George G. Hall
Born March 5, 1925 in Belfast, Northern Ireland.
Emeritus Professor at Nottingham University; Senior Research Fellow, Shell Centre for Mathematical Education, Nottingham University.
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Sc.D. (Cambridge); D. Eng. (Honoris Causa, Kyoto), Honorary degree of Doctor of Science by the National University of Ireland (2004).
Matrices and Tensors, Pergamon Press, 1963; Applied Group Theory, Longman, 1967; Molecular Solid State Physics, Springer, 1991. More than 200 papers.
With Sir John Lennard-Jones, I worked on the rigorous formulation of the Hartree–Fock theory for molecules.
This included the derivation of the molecular orbital equations in matrix form. The use of localized equivalent
orbitals as a link between calculated quantities and chemical models was established and led to a semi-empirical
theory of molecular ionization potentials. The concept of corresponding orbitals was defined, with A.T. Amos,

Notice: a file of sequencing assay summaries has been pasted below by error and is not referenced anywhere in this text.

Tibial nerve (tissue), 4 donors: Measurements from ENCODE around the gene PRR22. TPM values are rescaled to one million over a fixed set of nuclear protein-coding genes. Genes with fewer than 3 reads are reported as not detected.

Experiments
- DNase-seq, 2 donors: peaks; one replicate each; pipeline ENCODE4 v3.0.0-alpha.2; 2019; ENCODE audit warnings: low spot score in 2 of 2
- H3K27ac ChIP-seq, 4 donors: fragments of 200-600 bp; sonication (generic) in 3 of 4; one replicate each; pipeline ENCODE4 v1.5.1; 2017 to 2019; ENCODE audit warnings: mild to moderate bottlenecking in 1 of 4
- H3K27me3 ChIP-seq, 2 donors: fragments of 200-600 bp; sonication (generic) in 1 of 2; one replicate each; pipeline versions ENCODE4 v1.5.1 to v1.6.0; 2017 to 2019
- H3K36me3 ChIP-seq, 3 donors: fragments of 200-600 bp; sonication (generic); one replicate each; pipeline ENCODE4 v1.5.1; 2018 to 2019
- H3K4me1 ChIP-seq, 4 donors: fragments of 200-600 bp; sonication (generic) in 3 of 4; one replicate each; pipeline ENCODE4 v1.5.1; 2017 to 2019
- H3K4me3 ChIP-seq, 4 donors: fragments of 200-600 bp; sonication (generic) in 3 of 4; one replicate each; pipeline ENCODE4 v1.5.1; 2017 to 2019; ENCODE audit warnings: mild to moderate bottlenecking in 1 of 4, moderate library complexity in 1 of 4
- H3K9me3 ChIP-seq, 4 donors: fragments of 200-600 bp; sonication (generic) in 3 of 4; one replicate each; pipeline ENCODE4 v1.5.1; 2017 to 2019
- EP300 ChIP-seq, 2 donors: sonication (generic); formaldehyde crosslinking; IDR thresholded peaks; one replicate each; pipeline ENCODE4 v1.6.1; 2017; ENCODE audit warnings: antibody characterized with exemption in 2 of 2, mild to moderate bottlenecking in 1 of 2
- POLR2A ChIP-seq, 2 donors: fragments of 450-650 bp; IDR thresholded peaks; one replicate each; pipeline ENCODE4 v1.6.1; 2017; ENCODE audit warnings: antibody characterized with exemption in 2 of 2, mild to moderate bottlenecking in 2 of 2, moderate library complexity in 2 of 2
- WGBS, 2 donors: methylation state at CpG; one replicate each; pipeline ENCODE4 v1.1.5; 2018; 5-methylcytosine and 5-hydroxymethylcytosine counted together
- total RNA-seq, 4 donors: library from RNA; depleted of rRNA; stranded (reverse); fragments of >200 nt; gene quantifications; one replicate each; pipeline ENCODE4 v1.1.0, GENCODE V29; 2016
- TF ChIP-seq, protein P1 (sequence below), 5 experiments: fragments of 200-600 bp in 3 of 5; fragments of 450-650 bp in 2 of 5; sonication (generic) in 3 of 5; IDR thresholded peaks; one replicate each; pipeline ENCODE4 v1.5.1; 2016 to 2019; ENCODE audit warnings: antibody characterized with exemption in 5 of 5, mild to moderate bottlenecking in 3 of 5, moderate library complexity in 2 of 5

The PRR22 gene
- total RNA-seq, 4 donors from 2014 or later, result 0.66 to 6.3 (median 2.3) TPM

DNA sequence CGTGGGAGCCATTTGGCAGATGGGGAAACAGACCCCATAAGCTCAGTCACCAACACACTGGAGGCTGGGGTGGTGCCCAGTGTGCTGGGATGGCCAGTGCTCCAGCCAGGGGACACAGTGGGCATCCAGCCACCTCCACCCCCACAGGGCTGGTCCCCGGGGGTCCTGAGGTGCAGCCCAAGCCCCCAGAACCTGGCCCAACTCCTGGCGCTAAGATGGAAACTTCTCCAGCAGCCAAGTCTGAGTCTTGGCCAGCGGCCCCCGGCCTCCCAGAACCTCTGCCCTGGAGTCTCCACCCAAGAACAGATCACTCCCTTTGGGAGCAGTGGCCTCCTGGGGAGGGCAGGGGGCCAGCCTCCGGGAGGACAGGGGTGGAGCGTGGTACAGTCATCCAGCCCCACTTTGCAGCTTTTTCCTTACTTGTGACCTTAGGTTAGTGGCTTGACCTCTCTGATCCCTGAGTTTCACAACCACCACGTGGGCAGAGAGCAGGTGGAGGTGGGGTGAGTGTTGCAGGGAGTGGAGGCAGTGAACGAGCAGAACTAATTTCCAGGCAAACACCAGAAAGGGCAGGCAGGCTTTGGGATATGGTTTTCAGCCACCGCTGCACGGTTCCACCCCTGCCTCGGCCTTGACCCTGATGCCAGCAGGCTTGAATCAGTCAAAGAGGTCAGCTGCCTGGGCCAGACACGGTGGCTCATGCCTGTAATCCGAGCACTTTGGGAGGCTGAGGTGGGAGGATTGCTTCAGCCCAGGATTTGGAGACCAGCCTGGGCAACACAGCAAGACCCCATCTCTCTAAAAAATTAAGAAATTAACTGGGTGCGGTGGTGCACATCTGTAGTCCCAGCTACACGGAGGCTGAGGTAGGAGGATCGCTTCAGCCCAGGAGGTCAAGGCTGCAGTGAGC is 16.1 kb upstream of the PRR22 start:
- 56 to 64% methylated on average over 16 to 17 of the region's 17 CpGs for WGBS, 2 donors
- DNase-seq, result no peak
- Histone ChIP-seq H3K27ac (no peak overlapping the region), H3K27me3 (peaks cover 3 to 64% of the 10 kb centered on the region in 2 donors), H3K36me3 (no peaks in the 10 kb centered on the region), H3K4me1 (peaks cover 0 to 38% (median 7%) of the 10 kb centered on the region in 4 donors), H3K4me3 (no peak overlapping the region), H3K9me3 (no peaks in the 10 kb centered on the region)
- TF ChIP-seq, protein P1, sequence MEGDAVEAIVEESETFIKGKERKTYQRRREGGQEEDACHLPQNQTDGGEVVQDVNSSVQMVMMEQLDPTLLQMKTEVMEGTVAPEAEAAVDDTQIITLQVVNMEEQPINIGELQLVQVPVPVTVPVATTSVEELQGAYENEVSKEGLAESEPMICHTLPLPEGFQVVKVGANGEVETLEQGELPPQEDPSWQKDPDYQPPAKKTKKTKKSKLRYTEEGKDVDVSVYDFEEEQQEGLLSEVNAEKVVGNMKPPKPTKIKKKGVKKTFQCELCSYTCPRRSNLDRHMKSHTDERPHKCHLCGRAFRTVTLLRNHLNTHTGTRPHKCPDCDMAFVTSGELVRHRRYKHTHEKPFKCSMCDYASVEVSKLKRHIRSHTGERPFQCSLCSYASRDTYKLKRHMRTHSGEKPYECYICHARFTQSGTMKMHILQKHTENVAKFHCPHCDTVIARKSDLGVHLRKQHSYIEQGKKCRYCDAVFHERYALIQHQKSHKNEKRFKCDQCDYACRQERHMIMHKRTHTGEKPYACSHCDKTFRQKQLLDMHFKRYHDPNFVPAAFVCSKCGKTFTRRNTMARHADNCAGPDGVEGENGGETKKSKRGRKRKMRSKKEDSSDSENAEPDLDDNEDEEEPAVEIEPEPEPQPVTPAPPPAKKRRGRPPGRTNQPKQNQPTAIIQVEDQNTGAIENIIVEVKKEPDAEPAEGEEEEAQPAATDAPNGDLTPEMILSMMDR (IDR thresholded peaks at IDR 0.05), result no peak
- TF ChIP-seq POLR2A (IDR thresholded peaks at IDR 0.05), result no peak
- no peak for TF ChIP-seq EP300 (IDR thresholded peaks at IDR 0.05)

and proved useful for unrestricted Hartree–Fock theory. A variation principle for the Schrödinger equation using a
Green's function was proposed which is superior to the usual one but more difficult to apply.
I showed how accurate representations of the electrostatic field within and around a molecule could be derived using,
as a variation criterion, the minimum error in the electric field. In particular, using a theorem on the asymptotic
form of integrals over Gaussians, this leads to improved point charge models. Electrostatic treatments of solvent effects have been explored.
With K. Collard, I showed how differential topology could be applied to classify the critical points in the electron
density and to follow their creation in the course of molecular formation.
In the graph theory of hydrocarbons, I have exploited the alternant property to find more efficient methods of calculation.
The graphical invariants are natural quantities with which to analyse the total energy. This investigation continues to produce unexpected results.
In my second book, I proved that all the results of group theory, needed for molecular applications,
could be derived, very simply, using only the group character algebra.
Current work, with D. Rees, explores the relation between atomic hybrids and numerical quadrature.